Effect of Marriage on Legitimacy of Children
Whether parents are married at the time a child is born determines whether the child is considered “legitimate.” According to NY Dom Rel Law § 24, children who are born to married parents are presumed to be legitimate children. For purposes of this statute, “marriage” means both marriages solemnized in a religious or civil ceremony as well as common law marriages. However, for this provision of this statute to apply to a common law marriage, it must be valid under the law of the jurisdiction where such marriage takes place. If you have concerns over the status of your children, or any other questions related to a complex family related legal matter, contact an experienced New York family lawyer who has the knowledge and skill to protect your interests in a family dispute.Marriage and the legitimacy of children
According to NY Dom Rel Law § 24, if the parents were married before the child was born, the child is considered a legitimate child of both of the parents. This is the case even if the marriage is void or voidable.
A marriage that is void is an illegal marriage. There are certain instances in which a marriage is illegal at its inception. Even though the parties may have applied for and received a marriage license and had the marriage solemnized as required, the marriage is void. Void marriages are incestuous marriages, bigamous marriages, and marriages solemnized by someone without the authority to do so.
A marriage that is voidable is a marriage that while legal, can be voided by annulment because there are questions as whether those who entered the marriage were competent to do so. Voidable marriages include marriage by someone who under the age of 18, by someone who was mentally incapacitated, by someone who was mentally ill, by someone who is unable to consummate the marriage, or if the marriage was entered not by force or fraud.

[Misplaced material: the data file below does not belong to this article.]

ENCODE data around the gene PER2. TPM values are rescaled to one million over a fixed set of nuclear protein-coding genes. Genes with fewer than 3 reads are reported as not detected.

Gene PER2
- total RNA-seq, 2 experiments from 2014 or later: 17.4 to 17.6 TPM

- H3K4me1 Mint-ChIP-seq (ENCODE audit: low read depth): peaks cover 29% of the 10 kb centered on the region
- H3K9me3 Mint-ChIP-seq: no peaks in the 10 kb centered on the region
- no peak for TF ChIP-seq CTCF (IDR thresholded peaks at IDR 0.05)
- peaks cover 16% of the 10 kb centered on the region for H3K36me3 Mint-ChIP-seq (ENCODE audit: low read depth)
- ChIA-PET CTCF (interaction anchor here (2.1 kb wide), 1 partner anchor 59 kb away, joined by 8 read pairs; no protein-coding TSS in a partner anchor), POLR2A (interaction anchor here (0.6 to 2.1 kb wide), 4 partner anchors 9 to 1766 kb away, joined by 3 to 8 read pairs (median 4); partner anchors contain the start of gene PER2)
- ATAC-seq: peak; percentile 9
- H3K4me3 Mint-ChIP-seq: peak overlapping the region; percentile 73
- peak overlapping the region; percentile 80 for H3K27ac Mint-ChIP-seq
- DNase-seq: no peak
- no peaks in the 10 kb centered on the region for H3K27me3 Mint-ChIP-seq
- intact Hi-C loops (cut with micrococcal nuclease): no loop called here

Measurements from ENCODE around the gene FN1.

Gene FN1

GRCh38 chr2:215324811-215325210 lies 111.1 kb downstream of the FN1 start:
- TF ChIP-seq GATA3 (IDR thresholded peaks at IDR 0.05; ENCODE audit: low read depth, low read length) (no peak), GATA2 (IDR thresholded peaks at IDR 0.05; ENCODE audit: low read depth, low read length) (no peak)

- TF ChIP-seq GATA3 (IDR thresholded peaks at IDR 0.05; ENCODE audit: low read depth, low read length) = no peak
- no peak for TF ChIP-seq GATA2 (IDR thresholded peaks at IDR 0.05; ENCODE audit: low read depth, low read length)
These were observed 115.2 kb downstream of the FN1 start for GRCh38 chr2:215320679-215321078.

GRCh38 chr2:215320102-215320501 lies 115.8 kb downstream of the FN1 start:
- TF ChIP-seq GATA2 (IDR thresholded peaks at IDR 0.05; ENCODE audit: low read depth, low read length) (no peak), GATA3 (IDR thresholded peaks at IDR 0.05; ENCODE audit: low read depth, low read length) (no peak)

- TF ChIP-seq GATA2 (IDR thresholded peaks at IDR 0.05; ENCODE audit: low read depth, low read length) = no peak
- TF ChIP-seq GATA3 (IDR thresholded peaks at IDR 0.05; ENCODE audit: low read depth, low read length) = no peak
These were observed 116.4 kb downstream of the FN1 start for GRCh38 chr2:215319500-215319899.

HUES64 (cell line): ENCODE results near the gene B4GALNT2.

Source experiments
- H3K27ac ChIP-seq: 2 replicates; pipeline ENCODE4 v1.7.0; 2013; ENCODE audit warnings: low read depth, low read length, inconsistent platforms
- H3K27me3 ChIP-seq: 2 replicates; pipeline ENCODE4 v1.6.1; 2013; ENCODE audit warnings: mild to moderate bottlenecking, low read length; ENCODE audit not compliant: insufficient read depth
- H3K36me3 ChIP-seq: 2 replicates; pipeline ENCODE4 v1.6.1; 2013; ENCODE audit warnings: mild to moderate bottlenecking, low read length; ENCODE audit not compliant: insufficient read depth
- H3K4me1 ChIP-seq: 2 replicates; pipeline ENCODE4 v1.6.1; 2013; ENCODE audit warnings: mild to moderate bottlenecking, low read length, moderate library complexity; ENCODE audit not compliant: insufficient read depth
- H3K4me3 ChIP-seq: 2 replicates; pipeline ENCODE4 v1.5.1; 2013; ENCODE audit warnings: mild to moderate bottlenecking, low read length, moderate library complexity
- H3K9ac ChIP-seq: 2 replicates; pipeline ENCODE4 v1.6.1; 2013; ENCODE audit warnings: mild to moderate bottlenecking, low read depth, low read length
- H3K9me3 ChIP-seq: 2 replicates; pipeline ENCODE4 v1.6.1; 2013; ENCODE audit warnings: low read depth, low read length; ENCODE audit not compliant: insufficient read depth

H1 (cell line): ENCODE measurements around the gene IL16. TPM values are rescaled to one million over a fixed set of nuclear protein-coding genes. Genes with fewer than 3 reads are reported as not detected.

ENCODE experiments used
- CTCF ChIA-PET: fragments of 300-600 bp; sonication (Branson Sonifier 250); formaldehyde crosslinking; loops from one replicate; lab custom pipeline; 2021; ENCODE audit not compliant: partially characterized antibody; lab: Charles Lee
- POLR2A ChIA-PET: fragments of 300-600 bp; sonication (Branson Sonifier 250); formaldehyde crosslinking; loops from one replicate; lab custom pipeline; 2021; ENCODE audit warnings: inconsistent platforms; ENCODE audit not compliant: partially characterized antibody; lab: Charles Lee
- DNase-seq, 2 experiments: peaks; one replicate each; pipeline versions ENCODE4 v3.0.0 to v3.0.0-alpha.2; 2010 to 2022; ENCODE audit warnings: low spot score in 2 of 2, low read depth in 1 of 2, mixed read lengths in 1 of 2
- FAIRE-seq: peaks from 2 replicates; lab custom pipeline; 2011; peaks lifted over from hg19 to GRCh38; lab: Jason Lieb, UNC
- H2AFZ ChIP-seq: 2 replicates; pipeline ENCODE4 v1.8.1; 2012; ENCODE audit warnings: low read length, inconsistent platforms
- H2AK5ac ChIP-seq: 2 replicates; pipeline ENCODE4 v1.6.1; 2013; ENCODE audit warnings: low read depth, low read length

The presumption of legitimacy is significant as it impacts the father’s right to have access to the child, the father’s obligation to pay child support, and the child’s right to inherit. However, even if a child is born outside of marriage, there are procedures for establishing paternity. As a result, the child would have the right to inherit and the father would have the all the rights and obligations of fatherhood that a child born to married parents would have.Related Statutory Provisions
- Marriage a civil contract: New York Domestic Relations Law, section 11
- Marriage licenses: New York Domestic Relations Law, section 13
- Effect of marriage on legitimacy of children: New York Domestic Relations Law, section 24
- Legitimacy of children: New York Domestic Relations Law, section 175
1. A child heretofore or hereafter born of parents who prior or subsequent to the birth of such child shall have entered into a civil or religious marriage, or shall have consummated a common-law marriage where such marriage is recognized as valid, in the manner authorized by the law of the place where such marriage takes place, is the legitimate child of both birth parents notwithstanding that such marriage is void or voidable or has been or shall hereafter be annulled or judicially declared void.
2. Nothing herein contained shall be deemed to affect the construction of any will or other instrument executed before the time this act shall take effect or any right or interest in property or right of action vested or accrued before the time this act shall take effect, or to limit the operation of any judicial determination heretofore made containing express provision with respect to the legitimacy, maintenance or custody of any child, or to affect any adoption proceeding heretofore commenced, or limit the effect of any order or orders entered in such adoption proceeding.Contact the Law Offices of Stephen Bilkis & Associates
New York laws and procedures related to marriage and divorce are complex. If you have concerns about the validity of your marriage, getting a divorce, child custody, or child support, it is important that you immediately contact an experienced New York family law lawyer. Contact the Law Offices of Stephen Bilkis & Associates at 1-800-NY-NY-LAW (1-800-696-9529) to schedule a free, no obligation consultation regarding your case. We are here to help. We represent clients in the following locations: Nassau County, Queens, Suffolk County, Bronx, Brooklyn, Long Island, Manhattan, Staten Island, and Westchester County.